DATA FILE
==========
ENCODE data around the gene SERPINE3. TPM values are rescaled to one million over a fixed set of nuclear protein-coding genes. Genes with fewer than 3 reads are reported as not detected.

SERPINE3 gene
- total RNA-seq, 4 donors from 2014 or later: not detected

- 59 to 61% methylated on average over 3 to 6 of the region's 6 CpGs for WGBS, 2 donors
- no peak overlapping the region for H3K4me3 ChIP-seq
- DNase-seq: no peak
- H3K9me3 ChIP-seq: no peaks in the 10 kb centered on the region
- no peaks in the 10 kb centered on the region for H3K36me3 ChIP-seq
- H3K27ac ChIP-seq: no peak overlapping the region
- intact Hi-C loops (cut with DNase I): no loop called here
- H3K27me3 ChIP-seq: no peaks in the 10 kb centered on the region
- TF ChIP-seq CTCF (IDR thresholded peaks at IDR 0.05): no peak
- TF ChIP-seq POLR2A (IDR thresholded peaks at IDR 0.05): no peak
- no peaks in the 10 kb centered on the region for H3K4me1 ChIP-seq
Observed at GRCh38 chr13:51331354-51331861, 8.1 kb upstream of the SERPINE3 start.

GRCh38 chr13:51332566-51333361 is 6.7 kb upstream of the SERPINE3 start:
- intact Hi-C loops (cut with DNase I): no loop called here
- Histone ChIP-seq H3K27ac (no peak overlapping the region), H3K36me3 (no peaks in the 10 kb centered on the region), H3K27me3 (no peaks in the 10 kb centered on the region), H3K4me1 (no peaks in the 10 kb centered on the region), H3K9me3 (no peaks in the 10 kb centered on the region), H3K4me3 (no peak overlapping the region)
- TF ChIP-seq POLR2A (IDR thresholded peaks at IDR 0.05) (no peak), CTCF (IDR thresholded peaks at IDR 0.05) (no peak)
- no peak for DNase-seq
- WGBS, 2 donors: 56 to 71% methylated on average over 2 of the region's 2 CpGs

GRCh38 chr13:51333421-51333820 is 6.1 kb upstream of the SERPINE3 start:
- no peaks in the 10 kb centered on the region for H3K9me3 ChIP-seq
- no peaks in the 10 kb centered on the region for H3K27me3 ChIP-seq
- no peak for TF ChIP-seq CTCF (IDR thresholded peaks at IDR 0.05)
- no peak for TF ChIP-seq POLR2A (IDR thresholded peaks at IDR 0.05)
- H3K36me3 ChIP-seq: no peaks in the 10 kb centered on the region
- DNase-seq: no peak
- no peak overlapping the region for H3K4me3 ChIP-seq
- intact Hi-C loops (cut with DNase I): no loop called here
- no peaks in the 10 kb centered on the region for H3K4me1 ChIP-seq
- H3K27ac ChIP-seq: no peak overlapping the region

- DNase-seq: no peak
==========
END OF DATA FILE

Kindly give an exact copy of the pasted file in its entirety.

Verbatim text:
ENCODE data around the gene SERPINE3. TPM values are rescaled to one million over a fixed set of nuclear protein-coding genes. Genes with fewer than 3 reads are reported as not detected.

SERPINE3 gene
- total RNA-seq, 4 donors from 2014 or later: not detected

- 59 to 61% methylated on average over 3 to 6 of the region's 6 CpGs for WGBS, 2 donors
- no peak overlapping the region for H3K4me3 ChIP-seq
- DNase-seq: no peak
- H3K9me3 ChIP-seq: no peaks in the 10 kb centered on the region
- no peaks in the 10 kb centered on the region for H3K36me3 ChIP-seq
- H3K27ac ChIP-seq: no peak overlapping the region
- intact Hi-C loops (cut with DNase I): no loop called here
- H3K27me3 ChIP-seq: no peaks in the 10 kb centered on the region
- TF ChIP-seq CTCF (IDR thresholded peaks at IDR 0.05): no peak
- TF ChIP-seq POLR2A (IDR thresholded peaks at IDR 0.05): no peak
- no peaks in the 10 kb centered on the region for H3K4me1 ChIP-seq
Observed at GRCh38 chr13:51331354-51331861, 8.1 kb upstream of the SERPINE3 start.

GRCh38 chr13:51332566-51333361 is 6.7 kb upstream of the SERPINE3 start:
- intact Hi-C loops (cut with DNase I): no loop called here
- Histone ChIP-seq H3K27ac (no peak overlapping the region), H3K36me3 (no peaks in the 10 kb centered on the region), H3K27me3 (no peaks in the 10 kb centered on the region), H3K4me1 (no peaks in the 10 kb centered on the region), H3K9me3 (no peaks in the 10 kb centered on the region), H3K4me3 (no peak overlapping the region)
- TF ChIP-seq POLR2A (IDR thresholded peaks at IDR 0.05) (no peak), CTCF (IDR thresholded peaks at IDR 0.05) (no peak)
- no peak for DNase-seq
- WGBS, 2 donors: 56 to 71% methylated on average over 2 of the region's 2 CpGs

GRCh38 chr13:51333421-51333820 is 6.1 kb upstream of the SERPINE3 start:
- no peaks in the 10 kb centered on the region for H3K9me3 ChIP-seq
- no peaks in the 10 kb centered on the region for H3K27me3 ChIP-seq
- no peak for TF ChIP-seq CTCF (IDR thresholded peaks at IDR 0.05)
- no peak for TF ChIP-seq POLR2A (IDR thresholded peaks at IDR 0.05)
- H3K36me3 ChIP-seq: no peaks in the 10 kb centered on the region
- DNase-seq: no peak
- no peak overlapping the region for H3K4me3 ChIP-seq
- intact Hi-C loops (cut with DNase I): no loop called here
- no peaks in the 10 kb centered on the region for H3K4me1 ChIP-seq
- H3K27ac ChIP-seq: no peak overlapping the region

- DNase-seq: no peak